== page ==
Junior Springboks coach Chean Roux (c) pictured with Ernst van Rhyn (r) and 2017 World Rugby U20 Championship Player of the Tournament Juarno Augustus (l). Photo: Chris Ricco/BackpagePix
Junior Springboks coach Chean Roux (c) pictured with Ernst van Rhyn (r) and 2017 World Rugby U20 Championship Player of the Tournament Juarno Augustus (l). Photo: Chris Ricco/BackpagePix
IOL Sport rugby writer Wynona Louw.
IOL Sport rugby writer Wynona Louw.

CAPE TOWN – Is Chean Roux the right man to coach the Junior Springboks? And have SA Rugby done enough to help them succeed?

If you look at the Junior Boks’ results at the World Rugby Under-20 Championship over the years, there’s nothing to get too worked up about. They’ve won the tournament just once (back in 2012 when we hosted it), while the only other final they played in was in 2014 against England.

Other than that, they’ve mostly claimed third place at the international showpiece, bar 2011 and 2016, where they finished fifth and fourth, respectively.

Last year they ended in third place again after losing to England by one point in the semi-final in France.

It was a narrow defeat, but what should have really hit home is the fact that it was their fifth straight defeat to England, while they were also embarrassed by France in their final pool game.

How does it make any kind of sense for SA to do so well at U18 level, but the U20s just can’t seem to get there?

Last season, Roux was confident that their preparations ahead of the junior spectacle were sufficient. This year, their preparation phase included losses to an England side missing 10 of their regular U20 Six Nations squad members, while they also lost to Argentina at home. They secured wins over Namibia, Georgia and Wales.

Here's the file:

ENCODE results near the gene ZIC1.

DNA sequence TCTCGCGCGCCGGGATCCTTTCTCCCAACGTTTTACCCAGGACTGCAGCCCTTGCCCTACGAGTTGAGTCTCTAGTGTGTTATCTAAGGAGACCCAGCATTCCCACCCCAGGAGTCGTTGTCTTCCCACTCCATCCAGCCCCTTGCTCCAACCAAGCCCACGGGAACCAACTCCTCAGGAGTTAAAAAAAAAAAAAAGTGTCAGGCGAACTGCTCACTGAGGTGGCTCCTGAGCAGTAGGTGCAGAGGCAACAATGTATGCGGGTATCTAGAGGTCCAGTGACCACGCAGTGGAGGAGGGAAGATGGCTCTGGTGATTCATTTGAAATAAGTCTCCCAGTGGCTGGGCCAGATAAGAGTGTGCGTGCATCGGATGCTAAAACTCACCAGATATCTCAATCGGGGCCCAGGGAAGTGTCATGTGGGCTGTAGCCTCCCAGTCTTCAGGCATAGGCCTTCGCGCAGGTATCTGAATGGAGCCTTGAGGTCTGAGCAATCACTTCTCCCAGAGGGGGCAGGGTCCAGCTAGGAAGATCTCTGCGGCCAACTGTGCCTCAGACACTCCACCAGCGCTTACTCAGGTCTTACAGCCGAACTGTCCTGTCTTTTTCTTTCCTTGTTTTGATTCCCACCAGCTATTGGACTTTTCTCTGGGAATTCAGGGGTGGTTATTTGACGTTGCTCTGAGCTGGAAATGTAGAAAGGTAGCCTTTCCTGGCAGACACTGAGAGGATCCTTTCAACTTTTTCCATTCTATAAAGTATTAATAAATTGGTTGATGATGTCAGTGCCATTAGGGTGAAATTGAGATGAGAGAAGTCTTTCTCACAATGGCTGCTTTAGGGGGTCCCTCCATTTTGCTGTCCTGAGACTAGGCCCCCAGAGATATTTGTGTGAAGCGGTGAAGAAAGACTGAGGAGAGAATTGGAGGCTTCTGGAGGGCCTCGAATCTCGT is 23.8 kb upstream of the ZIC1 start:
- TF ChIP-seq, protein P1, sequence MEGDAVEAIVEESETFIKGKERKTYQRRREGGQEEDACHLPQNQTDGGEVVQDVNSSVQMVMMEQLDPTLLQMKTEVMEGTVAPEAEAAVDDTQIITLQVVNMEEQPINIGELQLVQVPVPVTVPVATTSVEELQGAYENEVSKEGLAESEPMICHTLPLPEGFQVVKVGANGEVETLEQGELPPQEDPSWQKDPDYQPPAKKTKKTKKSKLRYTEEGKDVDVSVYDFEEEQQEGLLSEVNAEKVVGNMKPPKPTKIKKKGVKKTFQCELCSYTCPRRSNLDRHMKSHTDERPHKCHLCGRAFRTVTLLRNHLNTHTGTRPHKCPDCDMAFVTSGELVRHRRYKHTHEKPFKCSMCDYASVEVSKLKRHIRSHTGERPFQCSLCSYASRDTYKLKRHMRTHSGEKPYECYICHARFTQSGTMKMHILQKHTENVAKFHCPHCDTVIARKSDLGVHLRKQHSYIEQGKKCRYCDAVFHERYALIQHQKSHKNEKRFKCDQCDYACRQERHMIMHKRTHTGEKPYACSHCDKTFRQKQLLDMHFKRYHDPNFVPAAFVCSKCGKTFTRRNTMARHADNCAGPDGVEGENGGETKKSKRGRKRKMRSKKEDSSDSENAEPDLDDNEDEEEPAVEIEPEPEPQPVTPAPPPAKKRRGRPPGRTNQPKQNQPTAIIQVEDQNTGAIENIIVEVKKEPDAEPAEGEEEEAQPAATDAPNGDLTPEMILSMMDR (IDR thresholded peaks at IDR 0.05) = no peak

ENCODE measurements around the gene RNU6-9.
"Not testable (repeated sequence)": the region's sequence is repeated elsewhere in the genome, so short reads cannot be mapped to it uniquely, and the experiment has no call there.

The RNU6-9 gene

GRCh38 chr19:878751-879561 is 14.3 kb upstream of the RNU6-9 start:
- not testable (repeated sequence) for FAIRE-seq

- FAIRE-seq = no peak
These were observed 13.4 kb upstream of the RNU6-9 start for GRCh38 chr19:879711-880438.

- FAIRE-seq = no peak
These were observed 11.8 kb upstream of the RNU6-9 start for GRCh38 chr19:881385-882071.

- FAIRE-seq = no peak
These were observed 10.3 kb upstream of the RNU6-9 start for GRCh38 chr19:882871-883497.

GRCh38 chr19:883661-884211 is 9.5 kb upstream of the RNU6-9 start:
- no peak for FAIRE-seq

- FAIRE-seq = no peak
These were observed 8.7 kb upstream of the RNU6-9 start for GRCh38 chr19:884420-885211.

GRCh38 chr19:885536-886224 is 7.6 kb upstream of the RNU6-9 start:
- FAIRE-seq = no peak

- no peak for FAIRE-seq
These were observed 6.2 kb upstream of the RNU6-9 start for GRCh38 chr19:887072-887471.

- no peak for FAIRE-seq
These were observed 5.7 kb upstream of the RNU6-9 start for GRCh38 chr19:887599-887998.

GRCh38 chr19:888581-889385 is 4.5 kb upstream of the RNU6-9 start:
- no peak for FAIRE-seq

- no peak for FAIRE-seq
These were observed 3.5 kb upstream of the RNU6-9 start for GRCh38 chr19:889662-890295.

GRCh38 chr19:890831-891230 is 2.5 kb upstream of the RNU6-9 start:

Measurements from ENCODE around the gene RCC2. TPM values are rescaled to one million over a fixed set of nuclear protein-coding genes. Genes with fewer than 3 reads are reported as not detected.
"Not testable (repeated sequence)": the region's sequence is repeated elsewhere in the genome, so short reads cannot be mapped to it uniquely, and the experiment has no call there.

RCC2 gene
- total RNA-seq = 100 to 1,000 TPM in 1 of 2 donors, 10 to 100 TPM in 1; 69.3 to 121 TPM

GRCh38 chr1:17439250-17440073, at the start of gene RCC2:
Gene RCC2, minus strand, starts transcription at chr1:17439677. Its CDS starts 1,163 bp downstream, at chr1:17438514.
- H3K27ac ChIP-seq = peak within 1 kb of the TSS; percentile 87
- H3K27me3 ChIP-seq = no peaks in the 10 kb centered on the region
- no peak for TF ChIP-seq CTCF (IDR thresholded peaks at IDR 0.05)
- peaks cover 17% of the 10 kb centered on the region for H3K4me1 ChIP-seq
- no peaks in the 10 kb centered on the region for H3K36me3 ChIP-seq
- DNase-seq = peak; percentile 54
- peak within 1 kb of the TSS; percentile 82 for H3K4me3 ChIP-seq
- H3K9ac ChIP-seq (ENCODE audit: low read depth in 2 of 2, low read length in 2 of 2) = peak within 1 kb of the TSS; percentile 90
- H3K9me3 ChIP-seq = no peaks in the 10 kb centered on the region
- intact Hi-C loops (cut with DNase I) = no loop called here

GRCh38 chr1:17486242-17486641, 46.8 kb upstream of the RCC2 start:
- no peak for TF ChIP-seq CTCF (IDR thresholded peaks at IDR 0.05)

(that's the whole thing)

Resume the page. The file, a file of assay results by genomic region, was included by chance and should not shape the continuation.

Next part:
Last season they won all four of their pre-season games, including one against England. So, it’s understandable that Roux was confident ahead of the championship then. This year it’s a different story, though, there’s nothing to be confident about. So, what are we in for in Argentina next month?

Last season they had the likes of Manny Rass, Salmaan Moerat, Asenathi Ntlabakanye, Muller Uys, Phendulani Buthelezi, Tyrone Green, Wandisile Simelane and Gianni Lombard in the squad ... yet they failed to go the full distance, again.

Time for a change? Junior Springboks coach Chean Roux. Photo: Chris Ricco/BackpagePix
Time for a change? Junior Springboks coach Chean Roux. Photo: Chris Ricco/BackpagePix

So, what’s the deal?

Something that struck me last season was how their style changed as the competition progressed and some dubious selection calls by Roux.

In their semi against England in particular, they seemed boxed in.

Rugby logic went out the window as the Baby Boks looked as though they were working under a strict “don’t play rugby” instruction.

Pick-and-drives and driving mauls had never been as frustrating. After all, this was the approach from a side with dangerous attacking weapons, weapons who seemed to be a mere accessory to the greater “finals rugby” mentality.

In terms of selections, Roux went the bizarre route when he moved his standout player, outside centre Simelane, to the wing.

They went from satisfying efforts in the pool stages to a series of “why” moments when it mattered.

Yes, Roux isn’t the only Junior Bok coach who’s been unable to win gold, but he hasn’t helped them progress either.

Also, if SA Rugby haven’t felt prompted before to get to the bottom of the Junior Boks’ championship draught, then their pre-season results should have done just that.

While the buck stops with Roux, SA director of rugby Rassie Erasmus should see their recent performances as a good reason to find a remedy to the Junior Boks’ long-time ailments.

It’s about time.

@WynonaLouw


Cape Argus

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